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No. 9: Winter 1979

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The Ancient Dispersal Of Useful Plants

George F. Carter, a noted geographer, summarizes the botanical evidence for early transoceanic voyages.

Domestic cotton. Thousands of years old in the Americas; believed to be a hybrid between New World wild cotton and species from southwest Africa.

Bottle gourds. Of African origin but known in Peru about 11,000 years ago; dispersible by ocean currents but appeared in Peru only after humans learned how to navigate on the oceans.

Sweet potatoes. A New World plant that has been known in Polynesia for at least 500 years; but the South American name for the sweet potato (kumara) turns out to be a Sanskrit word from India, which is most perplexing.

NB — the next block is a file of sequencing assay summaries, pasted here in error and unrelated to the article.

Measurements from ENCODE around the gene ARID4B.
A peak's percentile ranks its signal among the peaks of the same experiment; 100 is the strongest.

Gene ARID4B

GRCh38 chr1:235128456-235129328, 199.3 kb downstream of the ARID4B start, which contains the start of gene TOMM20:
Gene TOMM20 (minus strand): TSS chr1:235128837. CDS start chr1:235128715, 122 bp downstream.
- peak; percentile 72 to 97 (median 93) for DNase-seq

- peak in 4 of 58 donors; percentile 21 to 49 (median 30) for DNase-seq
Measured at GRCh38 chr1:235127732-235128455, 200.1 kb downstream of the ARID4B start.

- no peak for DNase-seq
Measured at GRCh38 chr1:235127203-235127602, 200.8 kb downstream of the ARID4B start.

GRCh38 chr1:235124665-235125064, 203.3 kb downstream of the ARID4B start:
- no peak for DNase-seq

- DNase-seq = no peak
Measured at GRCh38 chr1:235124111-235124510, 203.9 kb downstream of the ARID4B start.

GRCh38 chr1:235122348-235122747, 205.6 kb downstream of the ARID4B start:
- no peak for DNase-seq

Coconuts. Arrived in the Americas from the Indian Ocean region via Polynesia; can be dispersed by ocean currents, but this long eastward voyage would have been counter to many currents.

Peanuts. Well-established on the Peruvian coast thousands of years ago, but the same variety was known in preShang China before 1500 BC.

(Carter, George F.; "Kilmer's Law: Plant Evidence of Early Voyages," Oceans, 12:8, 1979.)

Reference. Our Handbook Ancient Man contains much more evidence for Precolumbian contacts with the New World. Information on this large volume is located at: here.

From Science Frontiers #9, Winter 1979. 1979-2000 William R. Corliss